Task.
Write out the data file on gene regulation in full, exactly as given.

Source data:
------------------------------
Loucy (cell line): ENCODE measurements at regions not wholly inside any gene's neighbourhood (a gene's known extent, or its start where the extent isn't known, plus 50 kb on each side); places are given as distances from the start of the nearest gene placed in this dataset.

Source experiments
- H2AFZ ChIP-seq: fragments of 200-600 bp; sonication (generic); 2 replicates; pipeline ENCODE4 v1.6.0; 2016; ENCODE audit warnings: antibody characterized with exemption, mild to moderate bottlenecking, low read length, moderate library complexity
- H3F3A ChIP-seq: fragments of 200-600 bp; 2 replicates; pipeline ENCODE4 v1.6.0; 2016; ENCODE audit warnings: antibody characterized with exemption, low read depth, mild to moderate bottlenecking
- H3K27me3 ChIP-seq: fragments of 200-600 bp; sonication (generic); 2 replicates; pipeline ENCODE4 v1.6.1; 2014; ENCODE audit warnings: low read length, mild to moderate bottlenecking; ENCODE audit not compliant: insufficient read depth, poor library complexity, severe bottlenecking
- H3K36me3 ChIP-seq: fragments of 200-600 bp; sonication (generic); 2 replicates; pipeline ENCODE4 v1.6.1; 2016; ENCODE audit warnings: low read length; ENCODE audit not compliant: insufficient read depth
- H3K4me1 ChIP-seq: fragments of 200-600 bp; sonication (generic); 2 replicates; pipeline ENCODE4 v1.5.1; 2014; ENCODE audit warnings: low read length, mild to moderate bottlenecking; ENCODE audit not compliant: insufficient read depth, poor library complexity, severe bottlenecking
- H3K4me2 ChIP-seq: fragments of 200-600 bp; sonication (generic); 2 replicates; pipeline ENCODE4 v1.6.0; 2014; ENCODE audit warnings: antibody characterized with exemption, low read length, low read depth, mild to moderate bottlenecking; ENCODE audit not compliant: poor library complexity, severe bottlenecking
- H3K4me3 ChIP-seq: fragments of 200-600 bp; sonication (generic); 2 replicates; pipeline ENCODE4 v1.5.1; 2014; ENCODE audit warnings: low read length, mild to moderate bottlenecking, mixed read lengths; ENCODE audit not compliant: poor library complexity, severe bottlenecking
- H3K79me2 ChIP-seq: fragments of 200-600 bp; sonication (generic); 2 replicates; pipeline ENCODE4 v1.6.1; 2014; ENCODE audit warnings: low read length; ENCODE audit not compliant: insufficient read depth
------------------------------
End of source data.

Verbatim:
Loucy (cell line): ENCODE measurements at regions not wholly inside any gene's neighbourhood (a gene's known extent, or its start where the extent isn't known, plus 50 kb on each side); places are given as distances from the start of the nearest gene placed in this dataset.

Source experiments
- H2AFZ ChIP-seq: fragments of 200-600 bp; sonication (generic); 2 replicates; pipeline ENCODE4 v1.6.0; 2016; ENCODE audit warnings: antibody characterized with exemption, mild to moderate bottlenecking, low read length, moderate library complexity
- H3F3A ChIP-seq: fragments of 200-600 bp; 2 replicates; pipeline ENCODE4 v1.6.0; 2016; ENCODE audit warnings: antibody characterized with exemption, low read depth, mild to moderate bottlenecking
- H3K27me3 ChIP-seq: fragments of 200-600 bp; sonication (generic); 2 replicates; pipeline ENCODE4 v1.6.1; 2014; ENCODE audit warnings: low read length, mild to moderate bottlenecking; ENCODE audit not compliant: insufficient read depth, poor library complexity, severe bottlenecking
- H3K36me3 ChIP-seq: fragments of 200-600 bp; sonication (generic); 2 replicates; pipeline ENCODE4 v1.6.1; 2016; ENCODE audit warnings: low read length; ENCODE audit not compliant: insufficient read depth
- H3K4me1 ChIP-seq: fragments of 200-600 bp; sonication (generic); 2 replicates; pipeline ENCODE4 v1.5.1; 2014; ENCODE audit warnings: low read length, mild to moderate bottlenecking; ENCODE audit not compliant: insufficient read depth, poor library complexity, severe bottlenecking
- H3K4me2 ChIP-seq: fragments of 200-600 bp; sonication (generic); 2 replicates; pipeline ENCODE4 v1.6.0; 2014; ENCODE audit warnings: antibody characterized with exemption, low read length, low read depth, mild to moderate bottlenecking; ENCODE audit not compliant: poor library complexity, severe bottlenecking
- H3K4me3 ChIP-seq: fragments of 200-600 bp; sonication (generic); 2 replicates; pipeline ENCODE4 v1.5.1; 2014; ENCODE audit warnings: low read length, mild to moderate bottlenecking, mixed read lengths; ENCODE audit not compliant: poor library complexity, severe bottlenecking
- H3K79me2 ChIP-seq: fragments of 200-600 bp; sonication (generic); 2 replicates; pipeline ENCODE4 v1.6.1; 2014; ENCODE audit warnings: low read length; ENCODE audit not compliant: insufficient read depth